Final Review: The Lowdown on Office 2007

Should you upgrade to the latest version of Microsoft Office?

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Excel: The eyes have it

Some of Excel's useful but underused features have been brought to the fore in Office 2007, including saving a workspace (a collection of open workbooks), freezing panes and tracking changes. You can quickly remove duplicate rows thanks to a new interface.

Likewise, PivotTables, powerful but complex analysis tools, are easier to create and manipulate thanks to a Task Pane that lets you check boxes rather than use the awkward drag-and-drop technique of previous versions. The interface makes it easier to apply filters and select multiple conditions at once. New styles make PivotTables more attractive.

In addition to the graphic artistry of SmartArt, Excel's charts are much better looking -- shadows and glow effects add great dimension (see Figure 10) -- and are easier to control.

Shadow effects on a pie chart
 

Shadow effects on a pie chart (Click image to see larger view)

Charts aren't the only way to understand data quickly, however. Excel offers new ways to compare data or spot anomalies. For example, you can set the background of a cell to show a bar with a length proportional to the data value contained within it.

The feature uses gradient fills with moderate success; we found it useful for comparing values but not for evaluating values (a bar twice as long as another is only a rough approximation of the values it represents). A further caveat: In some worksheets we created, a bar representing a value of 200 didn't always look twice as long as a bar representing the value 100 (see cells D2 and D3 in Figure 11).

If you like, you can instead use full-color backgrounds to indicate values (see Figure 12), or assign icons (up or down arrows, for example) based on the values within cells.

Indicate cell values with color
 

Indicate cell values with color (Click image to see larger view)

A different approach to visualization is to use a color scale (from green to yellow to red, for example -- you can choose a default color scheme or specify your own beginning and ending colors). This is easy to apply but initially proved more puzzling to change. (The secret is to use the Manage Rules option from the Conditional Formatting button in the Home Ribbon, then select "Format all cells based on their values" -- see Figure 13.) Also new: icon sets (think of inserting a traffic signal's red, yellow or green light into a cell) based on cell values.

Table formatting takes advantage of a gallery of styles (shown in Figure 14), and a new set of cell styles lets you highlight individual cells or ranges with some attractive, predefined settings (similar to styles in Word).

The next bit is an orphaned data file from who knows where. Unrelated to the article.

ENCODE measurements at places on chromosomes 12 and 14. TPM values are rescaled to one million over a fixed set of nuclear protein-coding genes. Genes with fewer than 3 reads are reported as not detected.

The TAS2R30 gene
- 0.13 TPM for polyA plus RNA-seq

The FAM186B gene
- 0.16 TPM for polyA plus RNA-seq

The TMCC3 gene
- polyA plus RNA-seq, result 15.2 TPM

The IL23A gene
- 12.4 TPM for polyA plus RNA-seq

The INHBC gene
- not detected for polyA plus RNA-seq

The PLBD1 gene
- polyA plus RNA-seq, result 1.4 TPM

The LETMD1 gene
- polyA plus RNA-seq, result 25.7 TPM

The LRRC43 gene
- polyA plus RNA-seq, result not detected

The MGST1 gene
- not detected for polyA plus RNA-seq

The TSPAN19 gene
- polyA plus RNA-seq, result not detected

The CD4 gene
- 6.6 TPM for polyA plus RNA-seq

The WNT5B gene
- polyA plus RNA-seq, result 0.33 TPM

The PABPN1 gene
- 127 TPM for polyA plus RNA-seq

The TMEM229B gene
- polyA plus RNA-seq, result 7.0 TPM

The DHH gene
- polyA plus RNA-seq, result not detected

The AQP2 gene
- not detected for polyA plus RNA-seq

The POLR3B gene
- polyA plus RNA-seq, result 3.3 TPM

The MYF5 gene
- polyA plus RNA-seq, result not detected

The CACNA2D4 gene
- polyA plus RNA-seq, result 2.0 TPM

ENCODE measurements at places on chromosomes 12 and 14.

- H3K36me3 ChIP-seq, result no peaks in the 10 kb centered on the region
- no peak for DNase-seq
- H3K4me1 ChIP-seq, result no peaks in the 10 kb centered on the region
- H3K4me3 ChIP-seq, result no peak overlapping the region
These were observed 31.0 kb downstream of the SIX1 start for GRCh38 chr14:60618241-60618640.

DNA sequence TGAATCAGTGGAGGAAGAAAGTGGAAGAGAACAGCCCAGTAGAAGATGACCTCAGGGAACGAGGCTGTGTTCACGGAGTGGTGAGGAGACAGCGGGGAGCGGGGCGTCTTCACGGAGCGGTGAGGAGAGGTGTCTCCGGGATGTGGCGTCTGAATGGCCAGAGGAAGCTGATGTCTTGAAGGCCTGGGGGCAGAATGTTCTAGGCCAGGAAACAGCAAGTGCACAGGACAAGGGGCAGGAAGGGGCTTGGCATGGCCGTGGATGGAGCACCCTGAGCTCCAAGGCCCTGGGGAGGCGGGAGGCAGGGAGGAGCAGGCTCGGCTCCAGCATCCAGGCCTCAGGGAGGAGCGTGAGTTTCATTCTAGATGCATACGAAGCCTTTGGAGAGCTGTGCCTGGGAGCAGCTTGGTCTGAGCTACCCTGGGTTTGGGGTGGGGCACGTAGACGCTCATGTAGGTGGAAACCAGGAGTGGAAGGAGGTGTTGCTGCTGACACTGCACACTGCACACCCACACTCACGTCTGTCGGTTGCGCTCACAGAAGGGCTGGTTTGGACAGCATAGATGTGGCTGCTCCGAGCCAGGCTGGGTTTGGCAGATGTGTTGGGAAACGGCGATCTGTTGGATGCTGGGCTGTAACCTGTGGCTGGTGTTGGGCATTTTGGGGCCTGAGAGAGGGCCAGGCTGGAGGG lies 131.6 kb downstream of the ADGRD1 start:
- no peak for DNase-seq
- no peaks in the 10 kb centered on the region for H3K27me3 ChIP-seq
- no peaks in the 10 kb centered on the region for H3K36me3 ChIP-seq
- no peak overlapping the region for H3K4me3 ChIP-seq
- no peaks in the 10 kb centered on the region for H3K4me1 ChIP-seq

Pick a table style and go
 

Pick a table style and go (Click image to see larger view)

Speaking of formatting, as with Word, PowerPoint and Access, if you're connected to the Internet, you can easily choose from a variety of templates from the Microsoft Office Gallery. Use one and it is added to the File/New dialog box's "Recently Used" section (complete with thumbnail image).

The Formulas Ribbon contains colorful icons for formula categories (date and time, logical, financial and so on), but there's no new help once you begin building a formula (the Excel 2003 interface, maintained in Excel 2007, is probably adequate for most users). Unfortunately, if you press F1 for help, Excel isn't smart enough to show you a help screen for the function being used.

As with Word, the organization of some Excel 2007 features is puzzling. Locking cells is under the Format command of the Home Ribbon, not in a separate security group. Many formatting buttons actually sit in the Number group on that Ribbon (for changing the number of decimal points, for example) -- options that were found using the Format/Cells menu command in Excel 2003. To insert a symbol, you'll find the Symbol button in the Text group of the Insert Ribbon in Excel but in the Symbols group in Word (which has a small gallery of frequently used symbols).

One thing's for sure: There are fewer constraints in Excel. You can now have 16,385 columns (up from 256 in previous versions) and 1,048,576 rows (up from 65,536). Other limitations have also been eased: A workbook can have 1,024 spreadsheets, there are 64 levels of sorting (including the ability to sort by color) and AutoFilter drop-downs can show 10,000 conditions (up from three). Functions can now have 255 arguments, and the maximum length of formulas has been raised to 8,000 characters (up from an already generous 1,000) with support for up to 64 levels of nesting (up from seven); in addition, the formula bar now expands to handle long formulas. Functions can now have 255 arguments (up from 30). For other new limits, see MSDN's Excel 2007 blog.

Excel has a neat trick up its sleeve when it comes to tables. Right-click in a table and choose Create Table; Excel will automatically create column headings and AutoFilters. Those headers stay in view (the column headings replace the standard column letters) as you scroll down the page -- without any work on your part.

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